In the end, we all are God’s children; we’re all human beings created in the image of God; we’re all equally capable of both beauty and evil. Until we realize that our humanity is bound up with the humanity of others—all others– we really haven’t gotten the God-thing, Jesus is saying. “If you love those who love you, what reward do you have? If you greet only your brothers and sisters, what more are you doing than others?” The world won’t change until we do more than is expected of us. Oppression won’t end, God’s kin-dom won’t come until every person–every person–is seen and treated as a human being, full of dignity. The way to live faithfully, the way to true righteousness, the way to please God is to act everyone into well-being–evenour enemies.
Izzeldin Abuelaisha is a doctor who once lived in Gaza and worked at a hospital in Tel Aviv. If you’ve never read about the lives of Palestinians, especially those living in Gaza, I encourage you to do so. Simply getting in and out of Gaza can be an arduous process. As Izzeldin says: “Traveling has become such a miserable experience that no Palestinian does it, except those who absolutely have to,” (158). Because of the strict rules—and arbitrary closures of the borders with Egypt and Israel– basic supplies often are wanting in Gaza. There is a hospital in Gaza, but it provides only basic care. People with medical complications have to be taken to an Israeli hospital…which works, if you’re able to get a pass into Israel.
Life for Gazans is difficult. Even so, Izzeldin has long been an advocate for the coexistence of Israelis and Palestinians. Working in an Israeli hospital was a way to live out his belief in the possibility–andnecessity— of living together in peace.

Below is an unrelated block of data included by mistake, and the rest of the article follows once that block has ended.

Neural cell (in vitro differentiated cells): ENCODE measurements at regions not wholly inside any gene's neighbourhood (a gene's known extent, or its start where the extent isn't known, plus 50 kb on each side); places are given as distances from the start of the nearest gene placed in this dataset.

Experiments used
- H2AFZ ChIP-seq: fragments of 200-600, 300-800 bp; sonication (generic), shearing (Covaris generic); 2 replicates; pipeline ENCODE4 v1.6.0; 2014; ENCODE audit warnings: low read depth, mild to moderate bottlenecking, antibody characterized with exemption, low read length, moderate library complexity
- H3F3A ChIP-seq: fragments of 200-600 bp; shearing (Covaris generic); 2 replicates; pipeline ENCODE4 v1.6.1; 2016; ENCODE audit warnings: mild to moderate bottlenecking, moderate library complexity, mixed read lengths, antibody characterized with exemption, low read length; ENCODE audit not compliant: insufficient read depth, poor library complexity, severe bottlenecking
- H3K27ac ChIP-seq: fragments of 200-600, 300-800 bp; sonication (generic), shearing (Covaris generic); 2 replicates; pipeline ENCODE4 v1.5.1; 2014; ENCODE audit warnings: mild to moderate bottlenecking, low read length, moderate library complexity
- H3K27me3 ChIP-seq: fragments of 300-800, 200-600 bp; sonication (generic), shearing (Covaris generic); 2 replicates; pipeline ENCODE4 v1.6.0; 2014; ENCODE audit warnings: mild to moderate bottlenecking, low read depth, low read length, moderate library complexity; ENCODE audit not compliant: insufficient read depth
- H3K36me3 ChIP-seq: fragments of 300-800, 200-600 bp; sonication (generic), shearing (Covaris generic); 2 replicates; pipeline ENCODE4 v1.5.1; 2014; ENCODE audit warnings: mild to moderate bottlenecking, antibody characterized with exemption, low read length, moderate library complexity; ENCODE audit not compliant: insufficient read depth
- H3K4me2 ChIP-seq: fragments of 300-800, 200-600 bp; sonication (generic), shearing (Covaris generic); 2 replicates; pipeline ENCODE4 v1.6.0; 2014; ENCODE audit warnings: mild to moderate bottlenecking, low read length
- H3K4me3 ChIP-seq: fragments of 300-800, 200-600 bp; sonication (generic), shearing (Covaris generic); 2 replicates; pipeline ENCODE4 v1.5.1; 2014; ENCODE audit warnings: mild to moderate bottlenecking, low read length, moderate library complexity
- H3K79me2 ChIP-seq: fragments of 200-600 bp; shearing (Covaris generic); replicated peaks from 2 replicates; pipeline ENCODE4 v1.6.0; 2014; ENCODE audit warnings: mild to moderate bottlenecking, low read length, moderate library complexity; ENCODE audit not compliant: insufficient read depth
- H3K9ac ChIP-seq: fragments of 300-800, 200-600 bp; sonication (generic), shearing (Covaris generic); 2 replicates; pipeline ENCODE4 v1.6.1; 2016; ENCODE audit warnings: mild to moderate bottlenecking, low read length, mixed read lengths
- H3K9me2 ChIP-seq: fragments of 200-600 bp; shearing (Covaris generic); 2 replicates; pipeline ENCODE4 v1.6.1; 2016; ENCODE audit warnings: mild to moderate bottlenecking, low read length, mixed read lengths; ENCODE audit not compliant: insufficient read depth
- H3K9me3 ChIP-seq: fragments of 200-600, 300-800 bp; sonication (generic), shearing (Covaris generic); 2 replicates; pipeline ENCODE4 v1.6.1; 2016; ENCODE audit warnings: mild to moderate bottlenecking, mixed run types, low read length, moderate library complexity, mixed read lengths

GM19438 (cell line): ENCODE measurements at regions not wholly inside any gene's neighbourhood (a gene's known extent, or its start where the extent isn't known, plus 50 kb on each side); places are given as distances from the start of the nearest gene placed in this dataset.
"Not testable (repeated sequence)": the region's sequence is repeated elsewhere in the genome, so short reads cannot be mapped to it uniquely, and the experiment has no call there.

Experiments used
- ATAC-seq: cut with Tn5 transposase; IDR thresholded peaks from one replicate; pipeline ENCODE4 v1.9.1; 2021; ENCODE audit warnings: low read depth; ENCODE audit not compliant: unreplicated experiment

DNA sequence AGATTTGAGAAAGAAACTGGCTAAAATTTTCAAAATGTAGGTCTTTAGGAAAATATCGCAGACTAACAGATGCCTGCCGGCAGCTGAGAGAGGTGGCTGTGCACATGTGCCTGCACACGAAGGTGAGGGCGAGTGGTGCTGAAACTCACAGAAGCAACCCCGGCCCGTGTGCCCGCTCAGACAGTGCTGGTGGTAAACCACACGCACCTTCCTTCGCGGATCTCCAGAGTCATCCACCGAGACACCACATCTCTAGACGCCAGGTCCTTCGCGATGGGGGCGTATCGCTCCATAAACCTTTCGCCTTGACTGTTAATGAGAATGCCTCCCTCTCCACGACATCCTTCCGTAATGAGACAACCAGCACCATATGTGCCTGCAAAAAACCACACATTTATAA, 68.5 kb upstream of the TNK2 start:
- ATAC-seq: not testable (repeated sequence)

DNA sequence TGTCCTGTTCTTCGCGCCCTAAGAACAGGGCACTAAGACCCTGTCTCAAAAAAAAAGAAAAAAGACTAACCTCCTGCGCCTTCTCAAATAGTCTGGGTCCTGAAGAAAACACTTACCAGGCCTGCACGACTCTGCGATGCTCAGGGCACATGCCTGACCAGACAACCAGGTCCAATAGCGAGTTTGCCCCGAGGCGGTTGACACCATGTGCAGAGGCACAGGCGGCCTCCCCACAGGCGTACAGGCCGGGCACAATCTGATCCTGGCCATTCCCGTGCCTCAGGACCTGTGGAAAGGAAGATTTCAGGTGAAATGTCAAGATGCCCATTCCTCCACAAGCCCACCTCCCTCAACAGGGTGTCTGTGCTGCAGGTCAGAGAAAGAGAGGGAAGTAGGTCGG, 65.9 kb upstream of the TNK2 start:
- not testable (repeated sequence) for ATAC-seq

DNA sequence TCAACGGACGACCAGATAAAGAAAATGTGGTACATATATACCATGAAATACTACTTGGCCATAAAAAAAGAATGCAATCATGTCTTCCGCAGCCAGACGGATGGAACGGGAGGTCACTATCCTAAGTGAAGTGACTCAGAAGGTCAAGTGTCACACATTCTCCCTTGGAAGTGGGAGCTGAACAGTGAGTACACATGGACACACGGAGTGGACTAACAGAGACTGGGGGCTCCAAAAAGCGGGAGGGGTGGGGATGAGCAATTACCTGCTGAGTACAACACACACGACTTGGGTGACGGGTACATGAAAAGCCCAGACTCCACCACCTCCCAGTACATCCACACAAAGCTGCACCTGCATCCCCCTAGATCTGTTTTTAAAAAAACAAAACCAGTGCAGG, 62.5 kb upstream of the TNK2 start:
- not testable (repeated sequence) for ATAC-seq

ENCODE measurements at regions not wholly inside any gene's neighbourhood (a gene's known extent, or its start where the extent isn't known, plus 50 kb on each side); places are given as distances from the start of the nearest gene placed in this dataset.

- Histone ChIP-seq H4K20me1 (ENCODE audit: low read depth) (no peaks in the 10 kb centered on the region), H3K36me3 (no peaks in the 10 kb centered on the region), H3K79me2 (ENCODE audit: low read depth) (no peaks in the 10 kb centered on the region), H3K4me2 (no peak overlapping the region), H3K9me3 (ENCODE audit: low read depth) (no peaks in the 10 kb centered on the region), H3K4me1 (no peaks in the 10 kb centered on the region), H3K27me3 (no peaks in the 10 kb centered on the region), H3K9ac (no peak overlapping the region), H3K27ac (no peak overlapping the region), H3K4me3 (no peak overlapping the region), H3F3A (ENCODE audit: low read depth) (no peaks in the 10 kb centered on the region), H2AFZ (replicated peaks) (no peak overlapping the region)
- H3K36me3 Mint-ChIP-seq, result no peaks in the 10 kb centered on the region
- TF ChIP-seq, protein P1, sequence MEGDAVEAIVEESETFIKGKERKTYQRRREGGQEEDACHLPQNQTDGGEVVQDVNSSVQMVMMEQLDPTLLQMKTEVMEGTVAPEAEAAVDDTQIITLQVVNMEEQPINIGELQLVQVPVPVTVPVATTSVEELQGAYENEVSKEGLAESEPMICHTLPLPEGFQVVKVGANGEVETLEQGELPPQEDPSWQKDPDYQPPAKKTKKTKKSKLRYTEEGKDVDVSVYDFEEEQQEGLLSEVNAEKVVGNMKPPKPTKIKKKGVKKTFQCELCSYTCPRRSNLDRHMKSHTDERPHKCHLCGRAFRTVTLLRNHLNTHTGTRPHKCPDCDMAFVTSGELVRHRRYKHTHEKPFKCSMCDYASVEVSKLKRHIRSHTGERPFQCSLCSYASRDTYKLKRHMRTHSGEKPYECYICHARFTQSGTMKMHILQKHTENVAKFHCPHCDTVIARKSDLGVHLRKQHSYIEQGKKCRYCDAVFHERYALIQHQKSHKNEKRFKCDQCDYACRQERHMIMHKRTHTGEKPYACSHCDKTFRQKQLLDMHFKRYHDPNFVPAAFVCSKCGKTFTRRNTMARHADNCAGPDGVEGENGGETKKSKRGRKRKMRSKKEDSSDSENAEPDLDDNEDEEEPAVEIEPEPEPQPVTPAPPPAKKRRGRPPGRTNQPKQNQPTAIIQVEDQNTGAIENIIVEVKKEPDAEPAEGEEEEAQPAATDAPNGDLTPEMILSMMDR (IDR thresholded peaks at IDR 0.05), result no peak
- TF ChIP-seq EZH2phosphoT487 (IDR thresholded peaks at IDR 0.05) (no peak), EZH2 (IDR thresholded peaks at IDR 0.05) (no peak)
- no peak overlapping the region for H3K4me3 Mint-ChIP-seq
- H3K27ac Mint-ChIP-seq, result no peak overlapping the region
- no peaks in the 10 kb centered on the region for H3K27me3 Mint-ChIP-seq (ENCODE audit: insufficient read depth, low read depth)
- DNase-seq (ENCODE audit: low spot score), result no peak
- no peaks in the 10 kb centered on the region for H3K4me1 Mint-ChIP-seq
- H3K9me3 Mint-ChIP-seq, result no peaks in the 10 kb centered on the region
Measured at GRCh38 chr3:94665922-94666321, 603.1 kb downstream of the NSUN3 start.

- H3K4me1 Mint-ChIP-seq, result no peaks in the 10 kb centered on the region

Which is why what happened on January 16, 2009, was so tragic. In September 2008, Izzeldin’s beloved wife Nadia had died of acute leukemia, leaving him and his 8 children grieving and trying to pick up the pieces. He applied to hospitals around the globe; he wanted to get his children out of the powder keg of Gaza. In early January, a teaching hospital in Toronto invited Izzeldin to join their staff.
You might recall that in 2008, the Palestinian group Hamas became the governing power for Palestinians. As you might imagine, Hamas’ rise put Israel on full alert…especially since Hamas had been shooting missiles into Israel from Gaza for years.
In retaliation—and perhaps as a show of power to Hamas—on December 27, Israel began a military assault on Gaza. The siege lasted 23 days. Twenty three days of bombs, helicopters, tanksdecimating home after home after home. Twenty three days with ten people crowded into Izzeldin’s apartment. (One of Izzeldin’s daughters was at her aunt’s house when the shelling began; other extended family members had gotten caught at Izzeldin’s home.) During the shelling, they had no electricity, no gas, no way to buy food or supplies. It was a time of terror.
Terror turned to tragedy on the 21st day of the siege, January 16, 2009. Three of Izzeldin’s daughters, Shatha, Mayar and Aya, along with their cousin Noor were in the girl’s bedroom. Izzeldin and the rest of the family were in the dining room when they heard and felt the explosion. It came from the girls’ bedroom. Izzeldin went to check on the girls. Mayar, Aya, and Noor were dead. Shatha was gravely wounded. The shelling continued. Another daughter, Bessan, was killed in the follow-up shelling.